The Department of Telecommunications (DoT) and mobile phone operators are working in tandem with state governments to use call data of subscribers to closely track the movement of Covid-19 positive patients, besides keeping a close watch on millions of migrant labourers to help them with food and find employment.
But officials clarified that only location details of calls were being used for the purpose, and not the detailed call data records (CDRs), which may have raised concerns around privacy and state surveillance.
Privacy experts, however, said such sharing still triggers concerns around data privacy since no permission has been sought from subscribers.
“If a patient moves away from his quarantine location, it means he has moved away from his geo-fencing area and alerts go out to agencies including police,” said an official aware of the work done by different government bodies on Covid-19.
“The DoT is also tracking the cell sites of the patients and places they visited for 15 days prior to being tested positive. This helps to check up on those who have come in contact with the patient,” added the official.
The DoT is also tracking millions of migrants as they head back to their home towns, using call data. According to officials, migrants from Mumbai, Delhi, Ahmedabad, Surat, Pune and a few other cities are being traced and state governments are alerted, so that food supplies can be sent. “These migrants can then be also directed for work in areas of agriculture, etc in those areas.”
This ongoing exercise though has been a strain on telcos who have to provide data of cell towers, etc. of people at short notice.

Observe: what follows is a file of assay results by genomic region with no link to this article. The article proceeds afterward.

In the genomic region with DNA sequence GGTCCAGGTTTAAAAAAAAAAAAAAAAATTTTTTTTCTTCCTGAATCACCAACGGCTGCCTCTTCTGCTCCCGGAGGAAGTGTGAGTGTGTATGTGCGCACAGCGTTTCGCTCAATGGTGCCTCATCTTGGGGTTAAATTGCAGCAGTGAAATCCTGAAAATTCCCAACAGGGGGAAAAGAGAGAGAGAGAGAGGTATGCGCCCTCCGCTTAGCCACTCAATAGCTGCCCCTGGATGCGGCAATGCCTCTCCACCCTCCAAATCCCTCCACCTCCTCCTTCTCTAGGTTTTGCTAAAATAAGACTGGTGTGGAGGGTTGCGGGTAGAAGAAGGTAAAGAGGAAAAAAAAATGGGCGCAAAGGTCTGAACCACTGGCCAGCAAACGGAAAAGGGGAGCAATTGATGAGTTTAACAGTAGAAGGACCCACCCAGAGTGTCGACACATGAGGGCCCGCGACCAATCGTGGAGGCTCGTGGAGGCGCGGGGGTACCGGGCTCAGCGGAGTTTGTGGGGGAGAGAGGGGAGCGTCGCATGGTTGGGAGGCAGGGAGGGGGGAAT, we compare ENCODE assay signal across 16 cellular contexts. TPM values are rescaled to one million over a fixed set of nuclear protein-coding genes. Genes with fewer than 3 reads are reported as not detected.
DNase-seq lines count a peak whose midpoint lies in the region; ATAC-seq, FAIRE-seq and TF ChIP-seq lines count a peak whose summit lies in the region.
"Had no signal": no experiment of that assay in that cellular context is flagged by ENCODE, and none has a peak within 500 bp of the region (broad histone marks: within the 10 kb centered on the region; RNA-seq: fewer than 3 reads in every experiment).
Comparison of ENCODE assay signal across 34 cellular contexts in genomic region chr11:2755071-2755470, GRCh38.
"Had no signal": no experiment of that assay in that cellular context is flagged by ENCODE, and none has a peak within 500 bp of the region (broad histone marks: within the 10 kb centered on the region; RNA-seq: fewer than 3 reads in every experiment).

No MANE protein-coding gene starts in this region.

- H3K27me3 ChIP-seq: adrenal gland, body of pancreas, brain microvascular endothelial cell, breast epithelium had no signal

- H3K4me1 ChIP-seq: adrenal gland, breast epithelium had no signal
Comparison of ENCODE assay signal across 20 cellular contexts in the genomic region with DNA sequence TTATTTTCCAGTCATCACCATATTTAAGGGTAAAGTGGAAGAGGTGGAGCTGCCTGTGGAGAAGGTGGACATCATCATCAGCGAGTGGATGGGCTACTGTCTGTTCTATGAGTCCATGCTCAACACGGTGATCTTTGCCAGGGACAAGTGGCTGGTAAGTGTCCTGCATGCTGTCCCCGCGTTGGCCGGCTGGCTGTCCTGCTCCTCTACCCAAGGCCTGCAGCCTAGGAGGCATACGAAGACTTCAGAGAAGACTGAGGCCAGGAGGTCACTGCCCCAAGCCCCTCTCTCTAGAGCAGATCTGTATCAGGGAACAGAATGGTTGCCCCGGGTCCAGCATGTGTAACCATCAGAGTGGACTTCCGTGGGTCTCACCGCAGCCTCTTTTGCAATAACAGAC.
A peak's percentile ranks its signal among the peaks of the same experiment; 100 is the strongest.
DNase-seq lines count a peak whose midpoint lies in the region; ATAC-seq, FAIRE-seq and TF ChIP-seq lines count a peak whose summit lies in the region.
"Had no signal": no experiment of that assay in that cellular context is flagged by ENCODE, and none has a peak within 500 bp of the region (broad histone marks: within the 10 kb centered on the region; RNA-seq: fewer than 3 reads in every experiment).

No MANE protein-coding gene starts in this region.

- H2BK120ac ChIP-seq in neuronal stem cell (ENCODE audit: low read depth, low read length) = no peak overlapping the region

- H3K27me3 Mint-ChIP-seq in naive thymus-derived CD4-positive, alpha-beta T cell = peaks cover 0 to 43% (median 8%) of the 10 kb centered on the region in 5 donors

“Large number of data is being asked for and we do not have access to caller locations etc on our laptops. Also, there are security checks we have to do before giving away such data,” said a senior executive at one of the three private operators, who did not want to be named.
Vodafone Idea, Bharti Airtel and Reliance Jio did not respond to ET’s queries and nor did Cellular Operators Association of India (COAI), the industry body that represents the three operators.
“Where is the transparency, who has access to this data, what data is anonymised and who is it shared with? Also, why is this being done without informing and where is consent of people whose information including geo location is being taken,” said Nikhil Pahwa, data privacy and net neutrality activist. “Cell tower locations are based on signal strength and can be widely inaccurate.”
This is the second time in the last few months that DoT has sought caller data in massive numbers from telcos. Last time around in February, telcos strongly protested DoT’s move, shooting off letters to flag concerns around privacy. But in March, DoT refuted allegations that call data records (CDRs) sought from carriers was a breach of privacy and amounted to surveillance, saying that the details will be used to study poor network quality, call drops and cross connection complaints.
Telcos, who had initially slammed the move, later backtracked, saying they had understood the DoT’s point of view and had cooperated with the department, given that the data shared did not violate privacy of subscribers.
Similarly, this time too, officials said there were no CDRs asked for and only location details of certain numbers needed in the battle against Covid-19. “There is no CDR asked for and DoT is working along with other departments like the ministry of electronics and information technology (MeitY), state and central government to tackle Covid-19,” added an official quoted above.